The burden of this pandemic now rests on the shoulders of the unvaccinated. On those who are eligible to get vaccinated, but choose not to.  A decision they double down on by declaring “vaccination is a deeply personal choice.” But never in memorable history, has anyone’s personal choice impacted what happens to the world as a whole as it does right now. When hundreds and thousands of people continue to die, when the most vulnerable members of society, children, cannot be vaccinated, and the weight of the responsibility to protect them lies on us, the luxury of choice ceases to exist.

If you believe the pandemic is almost over and you can ride it out or hide it out, without getting vaccinated, you could not be more wrong. This virus will find you.

If you believe, I’ll just wait until the FDA approves the vaccine first, you may not live to see the day.

If you believe, if I get infected I’ll just go to the hospital and get treated, there is no guarantee we can save your life, nor even promise we’ll have a bed for you.

If you believe, I’m pregnant and I don’t want it to affect me, or my baby or my future fertility, it matters little if you’re not alive to see your newborn, or if your newborn loses its mother.

If you believe, I won’t get my children vaccinated because I don’t know what the long term effects will be, it matters little if they aren’t alive long enough for you to find out.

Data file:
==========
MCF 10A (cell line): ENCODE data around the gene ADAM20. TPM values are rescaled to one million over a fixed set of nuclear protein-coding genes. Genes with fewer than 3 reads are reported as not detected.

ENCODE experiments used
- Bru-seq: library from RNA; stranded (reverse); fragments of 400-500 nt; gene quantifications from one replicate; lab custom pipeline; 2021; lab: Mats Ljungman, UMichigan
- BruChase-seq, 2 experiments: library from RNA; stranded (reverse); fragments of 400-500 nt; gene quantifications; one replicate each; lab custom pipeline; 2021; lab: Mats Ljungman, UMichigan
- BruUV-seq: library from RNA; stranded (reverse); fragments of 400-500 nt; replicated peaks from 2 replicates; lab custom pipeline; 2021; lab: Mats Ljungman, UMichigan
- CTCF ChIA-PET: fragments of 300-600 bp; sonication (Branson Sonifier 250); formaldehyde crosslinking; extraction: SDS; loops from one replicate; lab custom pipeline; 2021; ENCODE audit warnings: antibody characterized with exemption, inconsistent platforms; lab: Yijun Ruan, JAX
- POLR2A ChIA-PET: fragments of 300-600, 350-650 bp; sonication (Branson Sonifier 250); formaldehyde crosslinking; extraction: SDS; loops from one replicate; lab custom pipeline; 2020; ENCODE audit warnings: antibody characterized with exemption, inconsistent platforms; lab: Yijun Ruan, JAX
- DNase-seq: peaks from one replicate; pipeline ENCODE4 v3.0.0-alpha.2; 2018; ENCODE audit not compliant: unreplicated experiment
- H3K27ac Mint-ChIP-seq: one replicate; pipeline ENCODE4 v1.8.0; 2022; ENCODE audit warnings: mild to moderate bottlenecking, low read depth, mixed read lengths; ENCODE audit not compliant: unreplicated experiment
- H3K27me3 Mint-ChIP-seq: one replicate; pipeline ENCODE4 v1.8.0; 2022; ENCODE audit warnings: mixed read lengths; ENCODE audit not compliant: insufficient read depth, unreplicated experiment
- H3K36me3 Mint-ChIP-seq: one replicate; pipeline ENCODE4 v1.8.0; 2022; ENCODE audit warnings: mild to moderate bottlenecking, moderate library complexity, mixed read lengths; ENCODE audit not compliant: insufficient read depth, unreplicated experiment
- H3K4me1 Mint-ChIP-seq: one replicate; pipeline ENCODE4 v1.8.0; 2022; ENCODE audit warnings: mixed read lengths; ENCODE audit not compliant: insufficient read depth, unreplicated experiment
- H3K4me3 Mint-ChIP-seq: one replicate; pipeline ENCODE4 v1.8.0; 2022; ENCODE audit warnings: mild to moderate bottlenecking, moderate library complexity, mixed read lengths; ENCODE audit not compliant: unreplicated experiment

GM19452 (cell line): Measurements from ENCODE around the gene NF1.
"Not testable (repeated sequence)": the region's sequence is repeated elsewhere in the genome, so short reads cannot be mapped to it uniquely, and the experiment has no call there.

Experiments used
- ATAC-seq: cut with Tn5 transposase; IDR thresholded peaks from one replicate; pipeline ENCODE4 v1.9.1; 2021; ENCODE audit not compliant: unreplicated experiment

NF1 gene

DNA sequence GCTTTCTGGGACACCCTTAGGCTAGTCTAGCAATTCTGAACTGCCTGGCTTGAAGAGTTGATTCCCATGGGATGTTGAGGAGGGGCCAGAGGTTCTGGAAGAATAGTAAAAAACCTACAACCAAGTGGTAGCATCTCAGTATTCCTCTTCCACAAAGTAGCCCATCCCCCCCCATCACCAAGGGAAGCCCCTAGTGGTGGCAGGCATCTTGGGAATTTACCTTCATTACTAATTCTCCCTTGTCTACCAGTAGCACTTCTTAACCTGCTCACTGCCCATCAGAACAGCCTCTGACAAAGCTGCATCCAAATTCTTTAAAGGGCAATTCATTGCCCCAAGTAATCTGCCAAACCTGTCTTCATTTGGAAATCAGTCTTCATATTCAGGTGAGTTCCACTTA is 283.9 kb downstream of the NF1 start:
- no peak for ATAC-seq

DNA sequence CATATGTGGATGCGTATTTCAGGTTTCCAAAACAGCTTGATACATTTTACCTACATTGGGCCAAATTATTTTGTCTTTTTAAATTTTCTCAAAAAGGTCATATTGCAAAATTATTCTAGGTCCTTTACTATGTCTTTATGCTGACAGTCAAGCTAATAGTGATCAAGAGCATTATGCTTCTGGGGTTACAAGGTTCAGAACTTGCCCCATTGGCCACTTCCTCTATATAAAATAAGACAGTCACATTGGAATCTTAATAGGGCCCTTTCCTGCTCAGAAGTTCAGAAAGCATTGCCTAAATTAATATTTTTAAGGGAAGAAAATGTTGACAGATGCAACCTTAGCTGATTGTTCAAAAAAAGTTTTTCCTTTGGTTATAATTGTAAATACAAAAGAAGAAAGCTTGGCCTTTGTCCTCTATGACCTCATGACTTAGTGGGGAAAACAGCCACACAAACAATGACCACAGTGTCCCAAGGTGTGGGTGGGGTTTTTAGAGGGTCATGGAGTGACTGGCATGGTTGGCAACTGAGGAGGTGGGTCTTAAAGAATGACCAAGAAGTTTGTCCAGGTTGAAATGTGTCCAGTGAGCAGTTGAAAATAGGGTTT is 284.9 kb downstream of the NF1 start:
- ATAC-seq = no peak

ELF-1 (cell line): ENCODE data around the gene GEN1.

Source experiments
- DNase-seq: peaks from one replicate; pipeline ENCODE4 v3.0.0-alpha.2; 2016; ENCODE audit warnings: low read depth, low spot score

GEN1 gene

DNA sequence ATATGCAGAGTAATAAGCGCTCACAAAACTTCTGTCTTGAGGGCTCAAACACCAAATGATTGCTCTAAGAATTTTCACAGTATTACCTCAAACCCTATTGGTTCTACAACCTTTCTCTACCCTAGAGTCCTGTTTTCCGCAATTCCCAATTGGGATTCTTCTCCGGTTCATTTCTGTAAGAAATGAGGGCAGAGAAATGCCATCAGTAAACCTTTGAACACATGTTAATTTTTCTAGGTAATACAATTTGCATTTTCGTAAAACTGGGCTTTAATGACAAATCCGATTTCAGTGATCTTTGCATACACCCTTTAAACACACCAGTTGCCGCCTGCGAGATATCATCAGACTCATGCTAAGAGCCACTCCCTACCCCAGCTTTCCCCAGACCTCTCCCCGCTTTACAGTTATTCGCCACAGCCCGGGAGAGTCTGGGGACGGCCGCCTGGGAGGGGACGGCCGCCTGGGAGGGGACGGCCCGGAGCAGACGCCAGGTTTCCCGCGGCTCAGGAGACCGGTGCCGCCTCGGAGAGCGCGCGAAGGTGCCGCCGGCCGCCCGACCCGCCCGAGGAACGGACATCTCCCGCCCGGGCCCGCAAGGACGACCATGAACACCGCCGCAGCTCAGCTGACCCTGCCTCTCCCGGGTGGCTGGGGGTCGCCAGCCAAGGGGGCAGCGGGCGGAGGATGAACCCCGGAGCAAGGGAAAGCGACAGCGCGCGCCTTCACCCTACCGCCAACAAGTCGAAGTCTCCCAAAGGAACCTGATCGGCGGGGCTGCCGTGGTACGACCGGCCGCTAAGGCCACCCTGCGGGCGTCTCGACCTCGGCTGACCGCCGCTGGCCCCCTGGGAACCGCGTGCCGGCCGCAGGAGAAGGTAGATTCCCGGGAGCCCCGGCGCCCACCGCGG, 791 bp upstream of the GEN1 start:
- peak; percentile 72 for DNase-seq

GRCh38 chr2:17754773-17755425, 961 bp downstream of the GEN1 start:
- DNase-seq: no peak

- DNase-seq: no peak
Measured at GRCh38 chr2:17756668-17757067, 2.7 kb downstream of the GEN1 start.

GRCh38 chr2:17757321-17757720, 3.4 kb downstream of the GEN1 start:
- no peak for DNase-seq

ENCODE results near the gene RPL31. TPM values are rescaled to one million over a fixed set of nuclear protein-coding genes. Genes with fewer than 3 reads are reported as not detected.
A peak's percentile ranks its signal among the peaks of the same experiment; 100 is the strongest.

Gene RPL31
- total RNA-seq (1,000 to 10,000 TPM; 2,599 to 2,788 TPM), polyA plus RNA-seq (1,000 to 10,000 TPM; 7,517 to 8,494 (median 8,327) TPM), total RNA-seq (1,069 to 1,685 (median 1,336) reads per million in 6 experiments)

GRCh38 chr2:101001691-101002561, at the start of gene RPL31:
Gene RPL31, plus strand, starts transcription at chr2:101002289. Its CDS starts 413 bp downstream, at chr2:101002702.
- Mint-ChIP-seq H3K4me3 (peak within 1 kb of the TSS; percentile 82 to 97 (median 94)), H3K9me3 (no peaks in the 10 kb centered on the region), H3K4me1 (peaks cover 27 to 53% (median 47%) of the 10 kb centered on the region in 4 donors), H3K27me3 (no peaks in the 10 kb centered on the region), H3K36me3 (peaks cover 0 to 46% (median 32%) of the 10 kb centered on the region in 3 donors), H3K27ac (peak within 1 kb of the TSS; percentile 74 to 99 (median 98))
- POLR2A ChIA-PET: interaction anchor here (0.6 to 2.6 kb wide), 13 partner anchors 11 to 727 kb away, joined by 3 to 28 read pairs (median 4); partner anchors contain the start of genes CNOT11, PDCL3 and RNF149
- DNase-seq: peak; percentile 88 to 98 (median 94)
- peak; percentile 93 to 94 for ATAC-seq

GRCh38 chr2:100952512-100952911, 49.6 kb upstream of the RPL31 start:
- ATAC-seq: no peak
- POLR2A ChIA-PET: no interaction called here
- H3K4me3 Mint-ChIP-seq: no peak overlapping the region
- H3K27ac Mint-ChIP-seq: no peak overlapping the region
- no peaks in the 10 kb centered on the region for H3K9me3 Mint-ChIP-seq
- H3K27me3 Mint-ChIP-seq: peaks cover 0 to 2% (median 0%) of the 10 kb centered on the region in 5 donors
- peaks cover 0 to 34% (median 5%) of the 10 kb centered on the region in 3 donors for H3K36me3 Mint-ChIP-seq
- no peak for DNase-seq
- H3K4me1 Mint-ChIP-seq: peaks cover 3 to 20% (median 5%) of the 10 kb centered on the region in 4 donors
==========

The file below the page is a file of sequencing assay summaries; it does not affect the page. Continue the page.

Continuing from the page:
If you believe, I’ll just let everyone else get vaccinated around me so I don’t have to, there are 93 million eligible, unvaccinated in the “herd” who think the same way you do and are stalling the end of this pandemic.

If you believe, vaccinated people are getting infected anyway, so what’s the point, the vaccine was built to prevent hospitalizations and deaths from severe illness, so instead of fatal pneumonias, those with breakthrough infections have only a few days of a bad cold, well then it’s already proven itself. The vaccinated are not dying from COVID-19.

SARS CoV2, the virus that causes COVID-19 has mutated countless times in the span of this pandemic for one sole purpose, to survive. It has changed, adapted and shifted to become anything it needed to be or had to be to survive. It remains a threat today because of its willingness to do what it takes to stay in this world.  Stacked up against a human race that has resisted change every step of the way from wearing masks, to social distancing, to community lockdowns, and now to lifesaving vaccines for fear of disrupting a daily routine, it is easy to see who will win this war if people don’t change right 

now.

The most effective thing that you can do today to protect yourself is to GO GET VACCINATED. It’s the best thing to do for you, your loved ones, and the world at large.

It may not be the easiest decision to make, but it is the right one.

And it will work.

This article also appeared in the Los Angeles Times.